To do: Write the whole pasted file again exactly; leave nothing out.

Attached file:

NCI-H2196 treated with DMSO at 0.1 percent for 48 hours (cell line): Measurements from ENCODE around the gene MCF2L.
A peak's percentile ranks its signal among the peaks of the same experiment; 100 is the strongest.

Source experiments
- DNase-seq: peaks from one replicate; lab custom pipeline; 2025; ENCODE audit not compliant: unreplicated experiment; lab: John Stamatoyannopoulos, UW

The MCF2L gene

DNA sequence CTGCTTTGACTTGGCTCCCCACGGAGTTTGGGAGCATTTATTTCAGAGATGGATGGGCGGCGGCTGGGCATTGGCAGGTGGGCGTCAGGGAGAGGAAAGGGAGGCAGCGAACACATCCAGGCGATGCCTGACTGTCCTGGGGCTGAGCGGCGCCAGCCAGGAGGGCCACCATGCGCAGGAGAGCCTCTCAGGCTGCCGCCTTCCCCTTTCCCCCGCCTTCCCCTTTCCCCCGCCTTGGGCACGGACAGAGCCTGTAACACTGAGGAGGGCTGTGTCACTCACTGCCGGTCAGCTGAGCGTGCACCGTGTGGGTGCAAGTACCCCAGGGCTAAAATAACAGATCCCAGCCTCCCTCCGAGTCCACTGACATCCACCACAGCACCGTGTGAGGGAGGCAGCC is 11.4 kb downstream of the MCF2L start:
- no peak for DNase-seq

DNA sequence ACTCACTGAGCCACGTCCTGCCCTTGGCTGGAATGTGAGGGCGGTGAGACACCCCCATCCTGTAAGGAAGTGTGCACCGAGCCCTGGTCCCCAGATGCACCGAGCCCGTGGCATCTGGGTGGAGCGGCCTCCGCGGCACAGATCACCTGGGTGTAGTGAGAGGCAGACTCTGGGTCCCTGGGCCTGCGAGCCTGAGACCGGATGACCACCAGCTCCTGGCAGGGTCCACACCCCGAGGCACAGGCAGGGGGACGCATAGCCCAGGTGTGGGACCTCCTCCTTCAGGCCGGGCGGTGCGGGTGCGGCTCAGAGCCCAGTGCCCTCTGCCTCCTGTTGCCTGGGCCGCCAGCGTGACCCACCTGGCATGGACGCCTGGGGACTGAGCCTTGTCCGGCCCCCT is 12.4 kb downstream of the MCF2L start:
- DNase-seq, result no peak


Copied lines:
NCI-H2196 treated with DMSO at 0.1 percent for 48 hours (cell line): Measurements from ENCODE around the gene MCF2L.
A peak's percentile ranks its signal among the peaks of the same experiment; 100 is the strongest.

Source experiments
- DNase-seq: peaks from one replicate; lab custom pipeline; 2025; ENCODE audit not compliant: unreplicated experiment; lab: John Stamatoyannopoulos, UW

The MCF2L gene

DNA sequence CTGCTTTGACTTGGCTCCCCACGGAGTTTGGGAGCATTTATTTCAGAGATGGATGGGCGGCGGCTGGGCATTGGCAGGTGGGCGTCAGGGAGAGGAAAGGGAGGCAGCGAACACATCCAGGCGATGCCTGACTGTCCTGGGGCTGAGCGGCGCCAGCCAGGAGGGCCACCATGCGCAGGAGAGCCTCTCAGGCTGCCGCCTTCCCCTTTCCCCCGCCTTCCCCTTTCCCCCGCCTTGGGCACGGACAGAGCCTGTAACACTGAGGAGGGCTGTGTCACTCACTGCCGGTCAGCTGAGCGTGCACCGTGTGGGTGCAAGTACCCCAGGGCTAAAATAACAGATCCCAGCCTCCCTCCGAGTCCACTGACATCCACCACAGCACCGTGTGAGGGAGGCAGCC is 11.4 kb downstream of the MCF2L start:
- no peak for DNase-seq

DNA sequence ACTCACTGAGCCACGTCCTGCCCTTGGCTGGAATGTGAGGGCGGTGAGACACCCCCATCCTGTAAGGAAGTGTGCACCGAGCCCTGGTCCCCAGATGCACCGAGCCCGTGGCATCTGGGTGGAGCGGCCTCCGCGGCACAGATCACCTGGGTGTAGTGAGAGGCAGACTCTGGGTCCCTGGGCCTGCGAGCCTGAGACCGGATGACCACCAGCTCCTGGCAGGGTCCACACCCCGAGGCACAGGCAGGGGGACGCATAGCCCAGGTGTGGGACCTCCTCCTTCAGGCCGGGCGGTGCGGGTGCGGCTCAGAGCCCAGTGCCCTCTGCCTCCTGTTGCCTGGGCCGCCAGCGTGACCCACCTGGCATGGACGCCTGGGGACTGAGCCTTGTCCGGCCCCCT is 12.4 kb downstream of the MCF2L start:
- DNase-seq, result no peak